It's always great to see innovation within gaming; not just fancier engines or exotic peripherals, but with new or better ways of story telling. Team Bondi/Depth Analysis’ exciting new motion capping allowed actors' facial expressions to be preciously rendered in-game. This led to stunning portrayals of characters in 1940s Los Angeles, with crocked cops, shady gangsters and damsels in distress. To make full use of this highly detailed facial capture, the game's core gameplay revolves around judging truthfulness or deceit in other characters and potential suspects, something that could not have been achieved without the fidelity of this new tech.

It doesn't make my list on the technology alone though, as L.A. Noire lived up to its name telling a pitch perfect set of noir stories. The case format was particularly effective, offering serialised portions of gameplay. We've seen this before in games like Alan Wake or Alone in the Dark but to me, L.A. Noire is the first game to truly nail the format. As I mention in my review, the game feels like your favourite DVD boxset, with self contained stories, but also having overarching plots and themes. Whilst not perfect, the game struck a cord with me and leaving the Rockstar/Bondi disputes behind, I hope to see a sequel or similar offering from Rockstar or, at the very least, a game that imitates this successful case-by-case format.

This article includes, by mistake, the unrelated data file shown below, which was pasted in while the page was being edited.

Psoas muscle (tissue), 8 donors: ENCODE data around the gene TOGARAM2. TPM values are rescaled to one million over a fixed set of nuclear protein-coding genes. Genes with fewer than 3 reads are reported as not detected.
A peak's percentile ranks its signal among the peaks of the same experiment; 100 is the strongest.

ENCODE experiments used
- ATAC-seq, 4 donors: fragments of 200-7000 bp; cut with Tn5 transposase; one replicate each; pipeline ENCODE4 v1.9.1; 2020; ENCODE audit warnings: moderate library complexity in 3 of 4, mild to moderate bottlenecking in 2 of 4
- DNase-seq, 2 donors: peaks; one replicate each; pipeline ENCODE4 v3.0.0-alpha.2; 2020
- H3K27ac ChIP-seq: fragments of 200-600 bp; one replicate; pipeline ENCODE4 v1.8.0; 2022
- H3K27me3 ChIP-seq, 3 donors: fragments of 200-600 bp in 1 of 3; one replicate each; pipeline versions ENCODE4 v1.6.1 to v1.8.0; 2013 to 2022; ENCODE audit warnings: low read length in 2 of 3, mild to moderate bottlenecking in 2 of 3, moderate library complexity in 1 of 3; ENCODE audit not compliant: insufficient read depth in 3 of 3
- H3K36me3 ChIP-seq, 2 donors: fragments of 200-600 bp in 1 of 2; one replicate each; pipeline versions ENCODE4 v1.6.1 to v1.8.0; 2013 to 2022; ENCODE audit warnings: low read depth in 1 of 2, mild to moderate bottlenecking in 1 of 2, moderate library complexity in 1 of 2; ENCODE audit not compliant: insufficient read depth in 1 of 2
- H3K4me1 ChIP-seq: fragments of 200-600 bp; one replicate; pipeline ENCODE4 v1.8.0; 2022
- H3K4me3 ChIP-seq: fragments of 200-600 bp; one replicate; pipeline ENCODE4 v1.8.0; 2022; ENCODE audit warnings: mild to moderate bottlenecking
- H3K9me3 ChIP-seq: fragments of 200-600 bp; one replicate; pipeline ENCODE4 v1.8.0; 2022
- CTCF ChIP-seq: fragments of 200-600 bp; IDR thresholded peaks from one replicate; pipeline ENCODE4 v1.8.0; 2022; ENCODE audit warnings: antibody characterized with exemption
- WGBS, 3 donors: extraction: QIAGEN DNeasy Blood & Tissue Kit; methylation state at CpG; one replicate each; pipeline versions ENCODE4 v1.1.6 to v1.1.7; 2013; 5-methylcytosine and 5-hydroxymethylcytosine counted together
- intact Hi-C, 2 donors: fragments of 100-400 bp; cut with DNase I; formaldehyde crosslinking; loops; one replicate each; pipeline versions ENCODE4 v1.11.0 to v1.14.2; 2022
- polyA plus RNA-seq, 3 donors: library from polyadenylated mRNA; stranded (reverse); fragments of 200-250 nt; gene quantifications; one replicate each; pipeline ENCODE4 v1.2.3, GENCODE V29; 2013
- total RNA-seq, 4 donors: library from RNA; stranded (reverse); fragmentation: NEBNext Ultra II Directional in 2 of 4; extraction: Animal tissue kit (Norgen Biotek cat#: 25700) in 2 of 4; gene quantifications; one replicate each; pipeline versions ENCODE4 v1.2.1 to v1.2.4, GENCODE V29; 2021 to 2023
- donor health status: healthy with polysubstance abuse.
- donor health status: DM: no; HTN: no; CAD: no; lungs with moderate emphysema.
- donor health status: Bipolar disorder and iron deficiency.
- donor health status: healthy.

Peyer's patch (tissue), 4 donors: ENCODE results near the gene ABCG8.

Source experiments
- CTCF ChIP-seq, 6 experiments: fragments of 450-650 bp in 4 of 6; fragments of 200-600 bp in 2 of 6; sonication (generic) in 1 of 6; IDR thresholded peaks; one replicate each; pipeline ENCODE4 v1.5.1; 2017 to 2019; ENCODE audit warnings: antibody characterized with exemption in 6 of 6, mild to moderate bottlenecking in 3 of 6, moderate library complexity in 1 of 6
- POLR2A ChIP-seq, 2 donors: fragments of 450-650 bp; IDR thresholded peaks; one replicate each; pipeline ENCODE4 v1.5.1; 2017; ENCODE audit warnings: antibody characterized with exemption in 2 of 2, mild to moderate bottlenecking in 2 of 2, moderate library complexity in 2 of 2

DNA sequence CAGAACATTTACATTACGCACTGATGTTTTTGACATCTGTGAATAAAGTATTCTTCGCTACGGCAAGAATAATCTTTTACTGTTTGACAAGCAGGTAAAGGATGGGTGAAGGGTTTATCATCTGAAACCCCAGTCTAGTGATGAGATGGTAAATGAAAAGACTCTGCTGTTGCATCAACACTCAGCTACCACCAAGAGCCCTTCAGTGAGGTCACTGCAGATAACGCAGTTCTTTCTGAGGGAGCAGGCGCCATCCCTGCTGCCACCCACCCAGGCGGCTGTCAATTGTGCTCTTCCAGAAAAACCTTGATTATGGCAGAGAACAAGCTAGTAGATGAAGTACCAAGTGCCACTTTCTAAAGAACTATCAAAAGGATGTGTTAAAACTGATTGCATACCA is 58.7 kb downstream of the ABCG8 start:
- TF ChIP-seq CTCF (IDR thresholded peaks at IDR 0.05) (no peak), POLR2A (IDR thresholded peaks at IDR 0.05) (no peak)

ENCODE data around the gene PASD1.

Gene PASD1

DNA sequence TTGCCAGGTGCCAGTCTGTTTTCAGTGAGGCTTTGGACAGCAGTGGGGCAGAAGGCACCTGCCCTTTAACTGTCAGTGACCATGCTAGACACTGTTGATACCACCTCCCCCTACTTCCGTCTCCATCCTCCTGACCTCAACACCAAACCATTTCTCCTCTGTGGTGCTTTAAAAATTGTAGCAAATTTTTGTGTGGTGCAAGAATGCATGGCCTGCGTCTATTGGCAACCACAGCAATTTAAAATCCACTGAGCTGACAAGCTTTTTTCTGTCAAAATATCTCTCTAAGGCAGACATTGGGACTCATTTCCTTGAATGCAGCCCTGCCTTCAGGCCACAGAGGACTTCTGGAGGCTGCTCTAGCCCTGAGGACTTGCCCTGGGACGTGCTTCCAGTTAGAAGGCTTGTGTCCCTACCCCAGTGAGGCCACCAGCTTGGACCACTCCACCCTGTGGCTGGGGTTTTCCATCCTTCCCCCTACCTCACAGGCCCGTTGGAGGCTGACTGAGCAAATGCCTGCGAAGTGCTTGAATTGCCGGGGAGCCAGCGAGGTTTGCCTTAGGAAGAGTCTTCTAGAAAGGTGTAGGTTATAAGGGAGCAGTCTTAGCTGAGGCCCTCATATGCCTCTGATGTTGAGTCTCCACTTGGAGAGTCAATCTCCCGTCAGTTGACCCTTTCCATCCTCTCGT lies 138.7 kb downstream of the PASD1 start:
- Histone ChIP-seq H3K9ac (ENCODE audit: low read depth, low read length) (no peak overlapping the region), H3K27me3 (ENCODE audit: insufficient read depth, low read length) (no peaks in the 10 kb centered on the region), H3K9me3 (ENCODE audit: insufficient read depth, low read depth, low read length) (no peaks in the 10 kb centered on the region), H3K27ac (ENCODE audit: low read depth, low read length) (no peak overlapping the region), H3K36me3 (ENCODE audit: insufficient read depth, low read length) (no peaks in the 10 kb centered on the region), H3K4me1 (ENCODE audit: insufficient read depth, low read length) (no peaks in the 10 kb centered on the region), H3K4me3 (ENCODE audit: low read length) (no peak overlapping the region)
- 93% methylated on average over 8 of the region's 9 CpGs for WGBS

Review (Xbox 360) - 9/10

Close contenders

There were many franchises that had sequels coming out this year and almost all of them were fantastic. I can't name them all but here are a few highlights that almost made the cut to my top three:

  • Deus Ex: Human Evolution